Head Chef Harassed and Fired Female Cooks, Federal Agency Charged
NEW YORK – A restaurant group that includes Liberty Warehouse, a popular Brooklyn, N.Y. wedding venue, agreed to pay $125,000 and provide extensive non-monetary relief to settle a sex discrimination lawsuit filed by the U.S. Equal Employment Opportunity Commission (EEOC), the federal agency announced today. That restaurant group includes the Manhattan restaurants and event spaces called The Water Club, The River Café, and Pershing Square.
According to the EEOC, Liberty Warehouse’s head chef subjected a class of female kitchen staff to sexual harassment and sex discrimination that included unwanted touching, sexual comments, throwing objects at them, and belittling them based on their sex in front of coworkers. EEOC alleged the head chef made raises contingent on a female employee sleeping with him. When she refused, he withheld a bonus, stopped assigning her hours, and ultimately fired her. When she reported this behavior to Liberty Warehouse and asked management to stop the harassment and reinstate her, the company refused.
The EEOC alleged throughout this period, Liberty Warehouse lacked an anti-discrimination policy or training that might have prevented or corrected these unlawful acts.
Such alleged conduct violates Title VII of the Civil Rights Act of 1964, which prohibits discrimination on the basis of sex, including sexual harassment, the creation of a hostile work environment, and retaliation.
The EEOC filed suit in U.S. District Court for the Eastern District of New York (EEOC v. Liberty Events, LLC d/b/a Liberty Warehouse., Civil Action No. 20-4631), after first attempting to reach a pre-litigation settlement through its voluntary conciliation process. This case was litigated by EEOC Trial Attorneys Liane T. Rice and Kirsten Peters, supervised by Supervisory Trial Attorney Sara Smolik.
The three-and-a-half-year consent decree entered on September 16, 2021 includes the creation of a $125,000 claims fund for backpay, emotional distress, and other damages suffered by the harmed employees. The decree also includes substantial non-monetary relief, including the creation of anti-discrimination policies; development of trainings for managers and employees; a requirement that policies and trainings be provided in English and Spanish; one-on-one training for the chef; removal of the chef’s sole authority over hiring, firing, and pay decisions; a monitoring period; and periodic reporting to the EEOC.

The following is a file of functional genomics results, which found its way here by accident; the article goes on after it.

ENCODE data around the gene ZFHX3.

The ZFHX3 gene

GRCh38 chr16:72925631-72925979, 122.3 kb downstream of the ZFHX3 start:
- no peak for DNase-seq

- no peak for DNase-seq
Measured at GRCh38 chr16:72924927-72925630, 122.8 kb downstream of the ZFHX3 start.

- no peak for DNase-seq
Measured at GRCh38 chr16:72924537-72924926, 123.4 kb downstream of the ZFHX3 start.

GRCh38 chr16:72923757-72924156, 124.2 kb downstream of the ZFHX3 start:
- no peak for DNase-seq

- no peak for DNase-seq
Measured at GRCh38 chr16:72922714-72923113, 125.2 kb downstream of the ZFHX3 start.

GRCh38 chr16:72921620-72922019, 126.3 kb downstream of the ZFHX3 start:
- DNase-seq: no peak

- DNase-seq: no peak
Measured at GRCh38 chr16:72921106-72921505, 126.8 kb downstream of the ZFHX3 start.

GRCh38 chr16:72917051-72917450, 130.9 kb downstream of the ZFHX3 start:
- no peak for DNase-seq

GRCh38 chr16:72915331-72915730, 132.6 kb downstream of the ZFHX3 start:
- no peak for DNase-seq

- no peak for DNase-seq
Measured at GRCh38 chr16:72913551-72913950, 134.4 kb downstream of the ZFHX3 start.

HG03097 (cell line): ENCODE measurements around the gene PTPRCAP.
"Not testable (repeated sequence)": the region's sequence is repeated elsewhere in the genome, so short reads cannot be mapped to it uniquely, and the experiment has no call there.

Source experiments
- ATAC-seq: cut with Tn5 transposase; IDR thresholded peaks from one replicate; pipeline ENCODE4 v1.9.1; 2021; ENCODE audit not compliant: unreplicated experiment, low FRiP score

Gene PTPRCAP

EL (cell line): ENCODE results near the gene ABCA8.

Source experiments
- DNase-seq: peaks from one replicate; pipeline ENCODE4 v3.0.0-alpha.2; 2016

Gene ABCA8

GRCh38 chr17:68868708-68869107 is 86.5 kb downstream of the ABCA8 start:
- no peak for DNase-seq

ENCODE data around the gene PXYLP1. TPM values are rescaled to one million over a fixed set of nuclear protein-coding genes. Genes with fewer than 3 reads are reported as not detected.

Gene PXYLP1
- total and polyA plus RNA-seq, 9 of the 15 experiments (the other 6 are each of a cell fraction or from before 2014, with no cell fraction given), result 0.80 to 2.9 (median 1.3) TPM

“The EEOC is committed to protecting vulnerable food service workers from sexual harassment,” said Trial Attorney Liane Rice. “That work depends on employees like the brave women here who were willing to speak out against abuse.”
“Restaurants and event spaces ignore improper behavior in their kitchens at their own risk,” said EEOC Regional Attorney Jeffrey Burstein. “For such misconduct often involves unlawful discrimination, including not only sexual harassment but also demeaning treatment based on an employee’s protected characteristics.”
The EEOC’s New York District Director, Judy Keenan, said, “The best practice is to prevent unlawful discrimination before it occurs, through anti-discrimination policies, training, oversight, and commitment to an equitable workplace.”
The EEOC’s New York District Office is responsible for processing discrimination charges, administrative enforcement, and the conduct of agency litigation in New York, northern New Jersey, Connecticut, Massachusetts, Rhode Island, Vermont, New Hampshire, and Maine.
The EEOC advances opportunity in the workplace by enforcing federal laws prohibiting employment discrimination. More information is available at www.eeoc.gov.